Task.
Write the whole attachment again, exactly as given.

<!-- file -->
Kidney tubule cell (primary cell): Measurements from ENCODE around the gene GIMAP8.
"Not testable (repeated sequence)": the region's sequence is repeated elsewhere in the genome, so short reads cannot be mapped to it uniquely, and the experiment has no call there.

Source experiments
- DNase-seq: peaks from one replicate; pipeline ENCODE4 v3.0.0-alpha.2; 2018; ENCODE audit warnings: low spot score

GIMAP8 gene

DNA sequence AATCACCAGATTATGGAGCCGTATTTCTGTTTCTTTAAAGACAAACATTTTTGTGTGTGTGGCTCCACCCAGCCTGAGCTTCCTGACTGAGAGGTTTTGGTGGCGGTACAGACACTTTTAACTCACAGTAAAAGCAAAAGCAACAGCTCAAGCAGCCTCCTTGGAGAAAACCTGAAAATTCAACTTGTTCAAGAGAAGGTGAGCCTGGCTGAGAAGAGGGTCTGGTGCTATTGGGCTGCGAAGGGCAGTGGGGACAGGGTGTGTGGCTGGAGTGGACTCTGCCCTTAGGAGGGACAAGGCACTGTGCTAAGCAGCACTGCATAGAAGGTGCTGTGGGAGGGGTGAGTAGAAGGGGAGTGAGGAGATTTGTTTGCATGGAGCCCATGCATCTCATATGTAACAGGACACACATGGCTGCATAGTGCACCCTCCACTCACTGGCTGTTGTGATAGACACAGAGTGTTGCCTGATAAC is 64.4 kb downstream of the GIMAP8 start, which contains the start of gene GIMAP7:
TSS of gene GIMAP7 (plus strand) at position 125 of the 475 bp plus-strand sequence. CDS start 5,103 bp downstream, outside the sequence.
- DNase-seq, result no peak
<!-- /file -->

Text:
Kidney tubule cell (primary cell): Measurements from ENCODE around the gene GIMAP8.
"Not testable (repeated sequence)": the region's sequence is repeated elsewhere in the genome, so short reads cannot be mapped to it uniquely, and the experiment has no call there.

Source experiments
- DNase-seq: peaks from one replicate; pipeline ENCODE4 v3.0.0-alpha.2; 2018; ENCODE audit warnings: low spot score

GIMAP8 gene

DNA sequence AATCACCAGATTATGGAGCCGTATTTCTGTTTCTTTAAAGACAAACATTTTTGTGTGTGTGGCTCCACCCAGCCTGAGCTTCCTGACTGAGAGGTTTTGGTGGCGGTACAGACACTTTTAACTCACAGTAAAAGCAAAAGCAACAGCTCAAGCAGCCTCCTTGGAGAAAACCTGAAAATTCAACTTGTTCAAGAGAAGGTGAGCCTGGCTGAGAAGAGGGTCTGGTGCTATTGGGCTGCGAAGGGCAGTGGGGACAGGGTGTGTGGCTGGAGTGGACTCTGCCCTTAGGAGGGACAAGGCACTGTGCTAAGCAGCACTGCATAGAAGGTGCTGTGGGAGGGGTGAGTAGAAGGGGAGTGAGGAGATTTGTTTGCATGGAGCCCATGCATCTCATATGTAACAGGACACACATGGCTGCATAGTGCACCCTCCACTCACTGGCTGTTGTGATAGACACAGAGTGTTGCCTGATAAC is 64.4 kb downstream of the GIMAP8 start, which contains the start of gene GIMAP7:
TSS of gene GIMAP7 (plus strand) at position 125 of the 475 bp plus-strand sequence. CDS start 5,103 bp downstream, outside the sequence.
- DNase-seq, result no peak